Plant the seeds you want to harvest

The new year is the perfect time to think about planting new seeds. Not in the gardening sense, but in the realm of our beliefs and thoughts. The effort put forth to cultivate and care for our seedlings of “new thought” will reap a rich harvest if we’re willing to stay the course.

Many people try to use affirmations, mantras or meditation to shift their mindset and claim it doesn’t work. Well, the truth of the matter is that we can’t get the results we want by spending fifteen minutes a day being open, positive and centered – and then spend the remaining 23.75 hours in anxiety, fear and negativity. It will take a long time to make a shift with that approach.

The insidious patterns of a negative mindset represent a long-standing habitual way of looking at life. They have actually become affirmations that are actively working against the life we want. We typically also have strong emotions behind these old thoughts and beliefs, which can make them seem even more intractable. The key to having our new thoughts and beliefs take root is to prepare an atmosphere where they can grow. Just like in traditional gardening, seeds planted in poor soil yield poor growth. But planting in rich soil and tending to the care of the seedlings yields a bountiful harvest.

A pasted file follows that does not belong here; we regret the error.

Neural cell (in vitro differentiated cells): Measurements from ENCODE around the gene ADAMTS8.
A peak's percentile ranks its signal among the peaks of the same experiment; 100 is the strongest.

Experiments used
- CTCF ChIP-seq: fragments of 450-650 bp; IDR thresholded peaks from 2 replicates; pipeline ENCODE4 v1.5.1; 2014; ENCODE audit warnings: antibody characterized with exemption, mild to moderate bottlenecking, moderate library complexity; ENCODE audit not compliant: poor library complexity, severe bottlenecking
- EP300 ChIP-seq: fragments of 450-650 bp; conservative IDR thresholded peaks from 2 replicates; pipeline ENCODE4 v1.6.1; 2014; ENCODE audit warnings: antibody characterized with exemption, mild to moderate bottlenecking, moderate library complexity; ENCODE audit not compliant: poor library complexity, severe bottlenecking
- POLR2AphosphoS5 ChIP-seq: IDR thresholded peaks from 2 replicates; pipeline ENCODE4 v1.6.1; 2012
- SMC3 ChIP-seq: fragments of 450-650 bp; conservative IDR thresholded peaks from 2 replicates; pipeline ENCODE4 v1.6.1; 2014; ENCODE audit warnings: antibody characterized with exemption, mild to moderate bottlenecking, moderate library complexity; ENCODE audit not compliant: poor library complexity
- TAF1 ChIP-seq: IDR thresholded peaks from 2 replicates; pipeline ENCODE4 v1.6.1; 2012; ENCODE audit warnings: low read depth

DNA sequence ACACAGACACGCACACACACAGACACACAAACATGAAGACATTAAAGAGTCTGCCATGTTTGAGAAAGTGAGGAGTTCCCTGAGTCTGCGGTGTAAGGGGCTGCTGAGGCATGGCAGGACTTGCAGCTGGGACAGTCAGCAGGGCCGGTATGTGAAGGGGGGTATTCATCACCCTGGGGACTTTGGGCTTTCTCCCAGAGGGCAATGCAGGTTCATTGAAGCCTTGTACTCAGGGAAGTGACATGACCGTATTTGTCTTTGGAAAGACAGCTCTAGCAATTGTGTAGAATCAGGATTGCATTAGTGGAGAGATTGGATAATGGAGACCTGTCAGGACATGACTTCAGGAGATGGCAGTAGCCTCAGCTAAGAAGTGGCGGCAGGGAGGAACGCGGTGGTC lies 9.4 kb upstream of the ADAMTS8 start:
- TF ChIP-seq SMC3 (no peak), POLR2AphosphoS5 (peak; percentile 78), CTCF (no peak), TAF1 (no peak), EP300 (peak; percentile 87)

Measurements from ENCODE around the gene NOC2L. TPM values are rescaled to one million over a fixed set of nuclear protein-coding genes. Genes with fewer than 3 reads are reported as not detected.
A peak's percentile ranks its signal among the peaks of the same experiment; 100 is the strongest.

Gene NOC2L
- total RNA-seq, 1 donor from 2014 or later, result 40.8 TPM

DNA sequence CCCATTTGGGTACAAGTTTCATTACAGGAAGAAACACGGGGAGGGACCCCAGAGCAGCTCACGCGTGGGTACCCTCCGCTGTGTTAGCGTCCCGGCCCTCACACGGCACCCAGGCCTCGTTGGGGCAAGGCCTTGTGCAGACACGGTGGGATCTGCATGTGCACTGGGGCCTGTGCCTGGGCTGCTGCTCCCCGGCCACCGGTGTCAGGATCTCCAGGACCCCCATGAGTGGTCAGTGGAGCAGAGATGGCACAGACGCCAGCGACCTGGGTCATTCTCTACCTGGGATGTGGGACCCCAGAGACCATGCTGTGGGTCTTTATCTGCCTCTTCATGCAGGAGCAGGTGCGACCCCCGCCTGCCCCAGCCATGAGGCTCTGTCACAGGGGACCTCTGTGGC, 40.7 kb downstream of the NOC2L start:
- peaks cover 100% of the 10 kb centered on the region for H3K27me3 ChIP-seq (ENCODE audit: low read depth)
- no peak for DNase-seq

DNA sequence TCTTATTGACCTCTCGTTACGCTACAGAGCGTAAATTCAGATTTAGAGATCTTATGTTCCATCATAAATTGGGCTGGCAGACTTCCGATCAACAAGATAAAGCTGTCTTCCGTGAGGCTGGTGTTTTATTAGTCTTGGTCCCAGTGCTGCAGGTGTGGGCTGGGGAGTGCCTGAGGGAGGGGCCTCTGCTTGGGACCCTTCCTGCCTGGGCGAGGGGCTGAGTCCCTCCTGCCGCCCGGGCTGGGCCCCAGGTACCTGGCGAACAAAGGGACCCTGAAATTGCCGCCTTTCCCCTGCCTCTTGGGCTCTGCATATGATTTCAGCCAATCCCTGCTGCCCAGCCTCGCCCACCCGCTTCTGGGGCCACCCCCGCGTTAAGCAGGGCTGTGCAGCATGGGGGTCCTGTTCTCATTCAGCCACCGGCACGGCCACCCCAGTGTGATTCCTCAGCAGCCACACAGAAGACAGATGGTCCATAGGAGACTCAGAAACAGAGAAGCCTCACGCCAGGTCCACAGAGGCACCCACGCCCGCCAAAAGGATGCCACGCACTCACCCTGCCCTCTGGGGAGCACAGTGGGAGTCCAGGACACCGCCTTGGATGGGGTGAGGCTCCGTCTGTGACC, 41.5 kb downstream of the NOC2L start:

Creating an environment that supports our efforts is paramount. Some things to consider when cultivating a rich medium for growth are the following important questions. How can we stay more aware and present throughout our day? What changes would have to be made in order to make this shift?

Along those lines, it will be important to take a serious look at the things in our life that no longer serve us. This could be people, work, commitments, or our living situation. Anything that we personally define as not representative of the direction we want to go. We can be grateful for the time we interacted with these things and be willing to move on from them.

Sitting with these questions will serve to create a template and action plan that starts us on the road to successful, lasting change. By staying in connection to our own gut instincts and feelings, we can make adjustments and tweaks along the way and close 2021 with a plentiful harvest of growth.

Don’t judge a book by its cover

I am sure many of you know that we are the proud owners of an adorable Shih Tzu named Bella. In case you weren’t aware, she is the light of our life and the princess of the house. Bella wears a top-knot and can always be found sporting an adorable hair bow. She is also a competitive AKC Agility dog. This surprises some people.